Lexus IS 300h F-Sport Auto road test report and review: A “green” hybrid with some serious performance credentials – DAVID HOOPER drives the new Lexus IS 300h F-Sport.
MEET the Lexus IS 300h F-Sport Auto. The “h” stands for hybrid, which to most people means a car which is “green” – kind to the planet, but not very exciting to drive.
That may be the case for many, but this Lexus comes with the F Sport badge – which means it’s a bit more than that – in fact, it’s a lot more than that.
F-Sport is the performance arm of Lexus – and the Japanese company knows how to make a decent performance car – and hybrid or not, be in no doubt this is one of those cars.
But first, a word about the styling – it looks stunning – how could you not like the way this car looks. It’s modern, dramatic, possibly aggressive, at the front in particular, but very smart from whichever angle you admire it, aided by the F-Sport spec which adds sporty bumpers, side skirts, steering wheel, scuff plates, 18in F-Sport designed alloys and the like.
Open the door and you are met by perforated leather sports seats which will either heat or cool you, depending on the outside temperatures.
The dash is very clever too. It has a central dial which shows how economically you are driving when the Eco setting is selected, but this can change if you select the Normal or Sport settings, the latter bringing up a blue dial with a needle. One of the buttons on the multi-function steering wheel brings up another menu on the dash in front of the driver, and the main dial slides neatly to the right to make room for it, all the displays at the sides of the main dial either disappear or are moved somewhere else, and can be used to show various displays, sat-nav, radio, drivetrain activity, telephone, and so on.
The central display at the top of the dash is home to the sat nav system and all the car’s control interfaces, and can also show what the hybrid powertrain is doing, whether the petrol engine is driving the car, the electric motor, or a combination of the two, with arrows and colours changing direction as the power flows.
To the left of the central console is a little wrist rest, and a rectangular joystick which is used to navigate around the main display on the screen, just you like you would use a mouse on a computer. It may all sound complicated, but once you spend a bit of time with the car, it’s actually quite intuitive to use and the various displays can relate lots of information.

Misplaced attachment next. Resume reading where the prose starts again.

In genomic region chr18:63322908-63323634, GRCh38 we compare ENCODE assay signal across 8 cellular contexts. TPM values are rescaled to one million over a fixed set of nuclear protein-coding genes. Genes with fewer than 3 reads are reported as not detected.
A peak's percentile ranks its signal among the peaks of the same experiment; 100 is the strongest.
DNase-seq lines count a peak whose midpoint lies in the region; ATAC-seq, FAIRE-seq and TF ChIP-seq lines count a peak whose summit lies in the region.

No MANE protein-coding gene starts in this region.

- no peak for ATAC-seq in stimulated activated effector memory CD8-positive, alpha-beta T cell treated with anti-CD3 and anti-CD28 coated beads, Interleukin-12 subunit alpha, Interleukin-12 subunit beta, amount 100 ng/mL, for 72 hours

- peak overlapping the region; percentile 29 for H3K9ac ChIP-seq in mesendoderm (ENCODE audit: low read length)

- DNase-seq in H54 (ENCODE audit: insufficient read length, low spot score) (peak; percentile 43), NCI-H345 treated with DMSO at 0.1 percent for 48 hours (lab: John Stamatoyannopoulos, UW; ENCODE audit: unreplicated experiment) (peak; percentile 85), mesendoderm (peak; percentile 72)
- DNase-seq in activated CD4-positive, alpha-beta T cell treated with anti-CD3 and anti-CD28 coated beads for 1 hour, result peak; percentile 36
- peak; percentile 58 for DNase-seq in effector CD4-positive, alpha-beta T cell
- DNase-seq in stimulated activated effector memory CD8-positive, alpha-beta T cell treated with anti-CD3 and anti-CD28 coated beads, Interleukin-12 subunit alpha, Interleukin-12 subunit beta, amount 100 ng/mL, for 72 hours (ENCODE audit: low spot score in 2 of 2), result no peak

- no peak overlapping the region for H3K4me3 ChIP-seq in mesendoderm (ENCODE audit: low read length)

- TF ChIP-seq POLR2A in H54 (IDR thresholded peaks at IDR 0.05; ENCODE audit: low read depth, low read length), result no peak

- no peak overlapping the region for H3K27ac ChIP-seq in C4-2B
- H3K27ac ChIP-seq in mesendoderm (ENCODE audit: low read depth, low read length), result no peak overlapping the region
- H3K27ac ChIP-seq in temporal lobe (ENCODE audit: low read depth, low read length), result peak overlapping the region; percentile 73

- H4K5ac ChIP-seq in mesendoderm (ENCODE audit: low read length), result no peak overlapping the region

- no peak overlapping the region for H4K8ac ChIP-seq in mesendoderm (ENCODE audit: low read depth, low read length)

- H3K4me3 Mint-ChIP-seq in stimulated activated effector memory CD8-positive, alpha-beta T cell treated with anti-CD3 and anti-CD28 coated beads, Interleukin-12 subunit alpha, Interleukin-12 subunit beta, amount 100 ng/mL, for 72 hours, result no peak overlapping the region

Another nice touch are the electrostatic switches for the temperature settings which can either touch or slide up and down to adjust the car’s interior temperature choices.
The interior then, is as plush as it comes, and cutting edge in terms of technology and displays, and comes with every toy you can think of, but perhaps it’s what’s under the bonnet that makes this car so intriguing.
It may be a “green” hybrid, and it has a C02 figure of just 109g/km, yet it will still despatch the benchmark 0-62mph spring in a mere 8.3 seconds on its way to a top speed of 125mph! Not bad for a hybrid.
Under the bonnet is a 2.4-litre four-cylinder petrol engine with 178bhp, which combines with an electric motor which creates a further 141bhp. They can work, separately, or together, depending upon the demands of the car, so it will run either as an ordinary car, on its petrol engine, or when moving slowly, up to around 30mph, as an electric vehicle. The battery for the electric motor is recharged when the car is coasting, braking, or if the driver lifts off the throttle. The switch between the two is hardly ever noticeable most of the time and the technology works brilliantly, with power being delivered to the rear wheels via an electric CVT transmission.
The car is firmly sprung and beautifully balanced, with sportingly sharp steering responses, making it an absolute delight to drive in just about all circumstances, but the economy is not as good as you might expect from a hybrid.
Despite claims of 60.1mpg on the official combined cycle, during my busy week with the car which included every type of driving, it returned an average of 44.9mpg over a distance of 450 miles, which for a 2.4-litre petrol engine and a heavy battery in the back, isn’t bad, but still some way off the figures some of the latest diesels can achieve without all the complications of hybrid technology.
Food for thought, but the Lexus IS 300h F-Sport is a as impressive to drive as it is to look at – and the £36,100 asking price represents a lot of car for the money.
THE VITAL STATISTICS
MODEL: IS 300h F-Sport Auto
LEXUS IS 300 RANGE: From IS 250 SE Auto (£26,495) to IS 250 Premier Auto (£35,495).
ENGINE: 2,494cc petrol engine, 178bhp four-cylinder petrol engine, driving rear wheels through an electric CVT gearbox.
PERFORMANCE: Top speed 125mph. 0-62mph in 8.4 secs.
ECONOMY: City: 57.6mpg.
Wheel World test average: 44.9mpg
CO2 EMISSIONS: 109g/km.
FUEL TANK: 66 litres.
INSURANCE: Group 33
WARRANTY: 3 years/60,000 miles
• All data correct at time of publication.